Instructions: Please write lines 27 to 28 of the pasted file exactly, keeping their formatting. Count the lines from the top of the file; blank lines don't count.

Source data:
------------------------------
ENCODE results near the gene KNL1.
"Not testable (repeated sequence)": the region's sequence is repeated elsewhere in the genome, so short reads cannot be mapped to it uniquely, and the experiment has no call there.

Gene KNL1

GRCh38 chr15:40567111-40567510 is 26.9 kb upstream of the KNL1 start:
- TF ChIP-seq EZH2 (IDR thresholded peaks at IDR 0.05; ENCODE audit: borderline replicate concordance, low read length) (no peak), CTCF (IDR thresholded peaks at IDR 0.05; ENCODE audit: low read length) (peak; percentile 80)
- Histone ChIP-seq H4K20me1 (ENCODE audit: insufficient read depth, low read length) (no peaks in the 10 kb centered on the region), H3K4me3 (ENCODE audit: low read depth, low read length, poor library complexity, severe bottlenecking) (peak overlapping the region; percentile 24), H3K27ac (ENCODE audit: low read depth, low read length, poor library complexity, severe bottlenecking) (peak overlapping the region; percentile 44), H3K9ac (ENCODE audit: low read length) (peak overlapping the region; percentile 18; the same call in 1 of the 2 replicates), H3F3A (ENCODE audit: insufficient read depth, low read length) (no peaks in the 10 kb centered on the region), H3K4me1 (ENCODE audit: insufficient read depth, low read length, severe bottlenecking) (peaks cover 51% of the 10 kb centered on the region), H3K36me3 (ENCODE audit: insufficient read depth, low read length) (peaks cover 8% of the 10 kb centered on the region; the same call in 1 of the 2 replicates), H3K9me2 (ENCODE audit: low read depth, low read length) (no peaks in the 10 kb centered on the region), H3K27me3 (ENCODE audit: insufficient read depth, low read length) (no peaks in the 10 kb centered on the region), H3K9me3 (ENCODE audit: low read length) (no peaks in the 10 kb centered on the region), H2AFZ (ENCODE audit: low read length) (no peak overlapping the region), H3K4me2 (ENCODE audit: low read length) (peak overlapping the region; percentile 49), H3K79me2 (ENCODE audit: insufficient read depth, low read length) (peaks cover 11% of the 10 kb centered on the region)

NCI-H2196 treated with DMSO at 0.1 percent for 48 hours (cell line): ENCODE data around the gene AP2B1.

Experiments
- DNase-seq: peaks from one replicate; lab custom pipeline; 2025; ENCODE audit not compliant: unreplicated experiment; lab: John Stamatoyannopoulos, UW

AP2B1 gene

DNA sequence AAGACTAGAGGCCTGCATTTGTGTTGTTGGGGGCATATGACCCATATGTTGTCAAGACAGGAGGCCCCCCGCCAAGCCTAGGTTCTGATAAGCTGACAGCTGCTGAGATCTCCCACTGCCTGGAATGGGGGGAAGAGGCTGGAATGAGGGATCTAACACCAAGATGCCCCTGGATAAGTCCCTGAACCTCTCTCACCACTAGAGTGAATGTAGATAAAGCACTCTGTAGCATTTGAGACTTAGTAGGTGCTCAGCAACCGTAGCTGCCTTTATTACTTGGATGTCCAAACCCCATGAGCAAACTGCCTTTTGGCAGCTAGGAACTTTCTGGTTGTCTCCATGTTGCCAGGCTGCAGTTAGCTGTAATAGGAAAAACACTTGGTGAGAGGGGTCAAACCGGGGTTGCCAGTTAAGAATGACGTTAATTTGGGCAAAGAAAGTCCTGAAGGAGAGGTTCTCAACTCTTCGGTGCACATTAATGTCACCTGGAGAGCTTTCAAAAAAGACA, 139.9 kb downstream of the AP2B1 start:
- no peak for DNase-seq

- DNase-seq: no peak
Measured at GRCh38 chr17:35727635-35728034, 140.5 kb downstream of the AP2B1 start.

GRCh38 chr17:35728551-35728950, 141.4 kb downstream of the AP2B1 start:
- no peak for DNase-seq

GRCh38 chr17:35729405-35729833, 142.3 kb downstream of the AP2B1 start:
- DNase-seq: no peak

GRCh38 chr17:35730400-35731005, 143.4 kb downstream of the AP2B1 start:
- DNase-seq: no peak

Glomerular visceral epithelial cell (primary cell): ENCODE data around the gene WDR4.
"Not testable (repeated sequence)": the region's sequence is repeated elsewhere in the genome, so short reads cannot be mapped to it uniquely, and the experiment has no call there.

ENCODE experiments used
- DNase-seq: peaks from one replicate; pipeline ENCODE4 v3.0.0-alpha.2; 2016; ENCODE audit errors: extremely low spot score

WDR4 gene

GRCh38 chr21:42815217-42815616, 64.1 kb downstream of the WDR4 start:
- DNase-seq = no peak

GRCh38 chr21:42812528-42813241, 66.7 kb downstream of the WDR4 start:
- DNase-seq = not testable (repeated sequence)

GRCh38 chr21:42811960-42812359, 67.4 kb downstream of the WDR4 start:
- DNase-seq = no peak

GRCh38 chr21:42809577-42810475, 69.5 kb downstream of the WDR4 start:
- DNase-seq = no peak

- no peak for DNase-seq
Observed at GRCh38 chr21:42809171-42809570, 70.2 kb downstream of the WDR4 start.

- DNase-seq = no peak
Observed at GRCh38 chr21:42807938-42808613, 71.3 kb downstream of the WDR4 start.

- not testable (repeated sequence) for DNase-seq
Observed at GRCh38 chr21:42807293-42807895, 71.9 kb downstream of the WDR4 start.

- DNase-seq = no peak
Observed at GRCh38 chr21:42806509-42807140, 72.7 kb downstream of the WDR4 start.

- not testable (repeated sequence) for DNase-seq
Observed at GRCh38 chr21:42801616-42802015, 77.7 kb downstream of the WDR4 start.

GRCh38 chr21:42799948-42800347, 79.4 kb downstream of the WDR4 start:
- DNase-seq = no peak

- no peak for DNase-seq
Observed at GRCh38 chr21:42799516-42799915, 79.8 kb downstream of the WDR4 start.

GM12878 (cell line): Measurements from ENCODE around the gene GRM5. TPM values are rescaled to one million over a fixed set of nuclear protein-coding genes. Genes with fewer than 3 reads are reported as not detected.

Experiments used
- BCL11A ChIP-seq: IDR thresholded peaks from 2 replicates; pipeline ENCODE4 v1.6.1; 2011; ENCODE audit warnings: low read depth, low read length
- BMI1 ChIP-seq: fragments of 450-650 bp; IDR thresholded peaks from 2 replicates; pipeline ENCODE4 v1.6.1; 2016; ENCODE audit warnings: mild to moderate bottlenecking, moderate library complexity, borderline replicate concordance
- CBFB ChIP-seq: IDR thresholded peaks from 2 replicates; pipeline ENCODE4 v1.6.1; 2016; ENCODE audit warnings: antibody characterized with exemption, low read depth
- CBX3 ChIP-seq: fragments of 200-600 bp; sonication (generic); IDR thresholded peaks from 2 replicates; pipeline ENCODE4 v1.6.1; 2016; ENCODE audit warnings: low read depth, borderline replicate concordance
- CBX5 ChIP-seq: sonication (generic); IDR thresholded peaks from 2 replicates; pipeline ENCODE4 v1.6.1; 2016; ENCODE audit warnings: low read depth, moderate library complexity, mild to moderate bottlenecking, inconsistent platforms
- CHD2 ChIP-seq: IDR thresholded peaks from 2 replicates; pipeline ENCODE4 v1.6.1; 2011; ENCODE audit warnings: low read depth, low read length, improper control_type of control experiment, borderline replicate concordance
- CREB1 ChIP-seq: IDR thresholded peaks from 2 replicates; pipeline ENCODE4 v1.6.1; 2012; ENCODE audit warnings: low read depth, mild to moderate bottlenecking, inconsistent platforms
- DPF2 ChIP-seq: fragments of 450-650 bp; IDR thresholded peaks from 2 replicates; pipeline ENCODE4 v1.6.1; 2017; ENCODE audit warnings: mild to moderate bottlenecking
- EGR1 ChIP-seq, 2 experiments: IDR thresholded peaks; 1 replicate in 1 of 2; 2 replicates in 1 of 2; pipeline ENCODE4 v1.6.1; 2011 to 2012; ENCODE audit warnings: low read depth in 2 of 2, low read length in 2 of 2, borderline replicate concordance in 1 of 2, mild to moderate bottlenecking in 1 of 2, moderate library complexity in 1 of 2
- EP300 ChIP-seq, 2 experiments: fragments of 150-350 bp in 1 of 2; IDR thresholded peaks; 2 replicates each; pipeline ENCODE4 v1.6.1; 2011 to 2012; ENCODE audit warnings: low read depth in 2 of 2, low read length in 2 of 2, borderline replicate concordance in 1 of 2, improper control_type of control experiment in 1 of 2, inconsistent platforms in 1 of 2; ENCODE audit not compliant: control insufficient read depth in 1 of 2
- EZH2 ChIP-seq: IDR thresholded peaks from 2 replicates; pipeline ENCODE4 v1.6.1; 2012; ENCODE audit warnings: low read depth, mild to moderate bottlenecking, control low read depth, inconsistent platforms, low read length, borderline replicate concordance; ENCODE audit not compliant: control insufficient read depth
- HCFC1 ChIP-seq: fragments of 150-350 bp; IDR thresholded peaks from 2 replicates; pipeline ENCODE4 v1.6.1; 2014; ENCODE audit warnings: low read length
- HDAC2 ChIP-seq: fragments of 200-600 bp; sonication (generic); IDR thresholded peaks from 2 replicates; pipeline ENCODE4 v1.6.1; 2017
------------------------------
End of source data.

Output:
- DNase-seq = no peak

GRCh38 chr21:42812528-42813241, 66.7 kb downstream of the WDR4 start: